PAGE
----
"It's a merry-go-round of conversation," the Crazy Rich Asians star says in an interview with EW.
Credit: Dat VU

Henry Golding isn't one to shy away from potentially uncomfortable conversations, especially if they are conversations worth having. It's one of the actor's admirable qualities. The 33-year-old star of Crazy Rich Asians and the upcoming Snake Eyes found himself at the center of a lot these discussions through his new movie Monsoon.

Golding plays a gay man, Kit, who returns to his birthplace in Vietnam after fleeing with his parents to the U.K. as a child. He's definitely not the first straight-identifying actor to take on an LGBTQ role in Hollywood and most likely won't be the last, even as castings of this nature typically come with criticism, more so now regarding cisgender actors taking on trans roles. What feels refreshing is a willingness on Golding's part to engage with that kind of criticism.

Speaking with EW over the phone from his Los Angeles home, having moved from the U.K. last August, Golding recognizes "it's an extremely layered conversation."

"I think it really comes down to understanding each and every angle when it comes to a topic like that," Golding says. "It's understanding what the struggles have been, why there's a camp that says gay characters should only be played by gay people versus the camp that says actors should be able to mimic or become who their character is. Representation needs to be truthful on screen, but then does that limit artistry? It's a merry-go-round of conversation and I think neither really… how should I put it… neither are right, neither are wrong."

Golding came across Monsoon, written and directed by openly gay filmmaker Hong Khaou (Lilting, Spring), at a time when Crazy Rich Asians hadn't yet become a worldwide phenomenon and propelled Golding's name into the limelight. The actor was committed to cultivating a "spectrum" of different roles at the start of his "fledgling career," as he puts it. The story of Monsoon was about a struggle to find one's identity. After the passing of his parents, Kit returns to Vietnam in search of a place to spread their ashes, while also hoping to find some connection to his birthplace. "He understands he's Vietnamese, but he's grown up in this second culture of being in the U.K.," Golding explains. "When he comes back, he presumes he'll feel at home, [like] coming back to a loved one. And when he does, it just doesn't feel like that. He doesn't understand the language. The chaos and the symphony of noises around the streets of Vietnam are so overwhelming for him."

Golding felt an instant connection to the material. He was born in Malaysia, but grew up in the U.K. and then moved back solo to Malaysia in his 20s wanting to return to his "motherland." "I felt that same feeling of alienation," he mentions, "of not feeling welcomed as you'd imagine yourself to be."

Credit: Dat VU

According to Golding, Khaou auditioned "hundreds of Asian men" of all sexualities for the role of Kit, but his personal story was so similar to the character's that he became the right fit for the job. Still mulling the topic of taking on a gay role as a straight man, Golding ponders what the right answer is. "Do you not take that into account," he says of his personal connection to the story, "or do you go with an actor just because he follows the sexuality of the character? I don't know. It's a very interesting conversation."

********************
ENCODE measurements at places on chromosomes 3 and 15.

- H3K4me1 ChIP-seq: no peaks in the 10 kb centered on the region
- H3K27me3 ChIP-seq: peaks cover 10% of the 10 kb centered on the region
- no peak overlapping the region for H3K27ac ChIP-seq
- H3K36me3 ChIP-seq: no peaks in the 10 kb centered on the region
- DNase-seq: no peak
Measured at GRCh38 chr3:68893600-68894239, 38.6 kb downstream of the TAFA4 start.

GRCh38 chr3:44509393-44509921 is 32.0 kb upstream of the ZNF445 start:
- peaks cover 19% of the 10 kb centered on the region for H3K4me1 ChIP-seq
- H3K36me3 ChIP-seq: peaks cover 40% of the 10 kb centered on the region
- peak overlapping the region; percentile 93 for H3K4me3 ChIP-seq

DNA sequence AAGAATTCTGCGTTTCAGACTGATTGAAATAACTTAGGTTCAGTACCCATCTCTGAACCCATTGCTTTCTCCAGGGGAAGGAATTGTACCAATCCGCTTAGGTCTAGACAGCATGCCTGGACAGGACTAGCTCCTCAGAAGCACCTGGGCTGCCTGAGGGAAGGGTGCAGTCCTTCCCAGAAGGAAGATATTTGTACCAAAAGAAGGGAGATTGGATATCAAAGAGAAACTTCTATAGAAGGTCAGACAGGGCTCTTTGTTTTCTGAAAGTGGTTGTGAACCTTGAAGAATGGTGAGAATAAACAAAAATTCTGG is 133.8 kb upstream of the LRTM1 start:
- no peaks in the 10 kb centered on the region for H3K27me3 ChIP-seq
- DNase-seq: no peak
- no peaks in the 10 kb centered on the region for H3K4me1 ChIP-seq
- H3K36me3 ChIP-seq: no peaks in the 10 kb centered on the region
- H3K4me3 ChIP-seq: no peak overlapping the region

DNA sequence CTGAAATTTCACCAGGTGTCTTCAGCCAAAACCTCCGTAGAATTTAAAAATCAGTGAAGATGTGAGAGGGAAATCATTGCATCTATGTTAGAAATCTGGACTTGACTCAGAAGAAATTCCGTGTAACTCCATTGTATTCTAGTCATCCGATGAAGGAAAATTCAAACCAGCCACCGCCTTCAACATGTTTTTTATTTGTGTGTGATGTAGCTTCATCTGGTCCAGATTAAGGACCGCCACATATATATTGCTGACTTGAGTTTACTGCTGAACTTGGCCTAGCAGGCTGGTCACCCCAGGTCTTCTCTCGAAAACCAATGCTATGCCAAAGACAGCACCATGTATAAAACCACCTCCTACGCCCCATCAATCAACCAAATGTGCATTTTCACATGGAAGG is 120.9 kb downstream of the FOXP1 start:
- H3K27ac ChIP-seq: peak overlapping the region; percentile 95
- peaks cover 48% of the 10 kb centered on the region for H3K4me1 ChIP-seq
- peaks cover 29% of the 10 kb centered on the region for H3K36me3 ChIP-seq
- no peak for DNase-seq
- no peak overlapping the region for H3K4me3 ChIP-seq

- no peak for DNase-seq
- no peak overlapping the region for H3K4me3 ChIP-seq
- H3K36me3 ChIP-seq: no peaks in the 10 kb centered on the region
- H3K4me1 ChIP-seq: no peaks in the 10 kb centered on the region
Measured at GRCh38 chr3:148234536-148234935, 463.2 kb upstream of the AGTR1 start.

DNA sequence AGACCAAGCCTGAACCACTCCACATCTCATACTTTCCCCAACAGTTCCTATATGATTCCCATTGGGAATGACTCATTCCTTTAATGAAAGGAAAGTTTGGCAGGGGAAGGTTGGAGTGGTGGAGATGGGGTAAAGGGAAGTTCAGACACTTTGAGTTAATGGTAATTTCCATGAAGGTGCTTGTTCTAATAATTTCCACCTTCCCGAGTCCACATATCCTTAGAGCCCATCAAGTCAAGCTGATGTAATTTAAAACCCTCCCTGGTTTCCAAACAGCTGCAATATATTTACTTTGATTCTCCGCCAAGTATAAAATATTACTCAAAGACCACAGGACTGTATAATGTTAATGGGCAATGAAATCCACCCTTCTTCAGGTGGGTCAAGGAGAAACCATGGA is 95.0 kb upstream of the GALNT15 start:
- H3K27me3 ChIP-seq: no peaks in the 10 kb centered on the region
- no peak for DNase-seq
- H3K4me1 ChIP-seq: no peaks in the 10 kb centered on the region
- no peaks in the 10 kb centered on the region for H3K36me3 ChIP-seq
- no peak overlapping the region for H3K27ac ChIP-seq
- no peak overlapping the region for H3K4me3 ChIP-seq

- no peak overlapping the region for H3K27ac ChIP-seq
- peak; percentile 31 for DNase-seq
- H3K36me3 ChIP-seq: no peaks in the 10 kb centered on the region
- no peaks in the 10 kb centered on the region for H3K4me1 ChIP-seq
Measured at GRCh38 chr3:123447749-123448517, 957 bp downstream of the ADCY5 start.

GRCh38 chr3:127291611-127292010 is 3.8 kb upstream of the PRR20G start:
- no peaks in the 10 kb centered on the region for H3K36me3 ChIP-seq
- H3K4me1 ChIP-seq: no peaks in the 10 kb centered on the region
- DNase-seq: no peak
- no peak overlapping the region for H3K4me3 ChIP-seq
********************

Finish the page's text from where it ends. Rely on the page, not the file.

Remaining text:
Ultimately, Khaou saw Golding as the right fit. Golding was impressed by how Kit's sexuality, the way the filmmaker wrote it, almost took "a backseat" — meaning, "it's just a matter of fact," he adds, which was "done on purpose because Hong truly is a believer of normalizing" this representation. "What Hong really wanted to portray was the fact that [Kit] didn't understand his history, he didn't understand his belonging, but one thing he did understand was his sexuality. That was his solitude."

While filming on location in Vietnam, shortly after Golding shot A Simple Favor, he shared a few rather intimate scenes with costar Parker Sawyers, who plays Lewis, an American clothing designer now settled in the country. Golding says a chemistry with Lewis was struck from the very beginning. Khaou gave them "little direction" and the character relationships "flowed seamlessly on set."

Now, Golding is in a place where Crazy Rich Asians earned more than $238 million at the global box office with talks of a sequel, and he finished filming the title role of the Snake Eyes, a potential new franchise starter for G.I. Joe, in Japan. Also, lined up is a voice role in the animated film adaptation of Tiger's Apprentice. He has a platform to have more meaningful conversations that could potentially have a bigger impact.

When it comes to Kit, Golding says he "may never come to a conclusion" about whether it's right or wrong for him to tackle such a role. "I think within art, if you approach it with respect and you have an understanding of the subject and the lives that this is about, then I think you're creating a piece that hopefully teaches people or pushes the conversation into the right direction." More actors in Golding's position could learn a thing or two from that approach.

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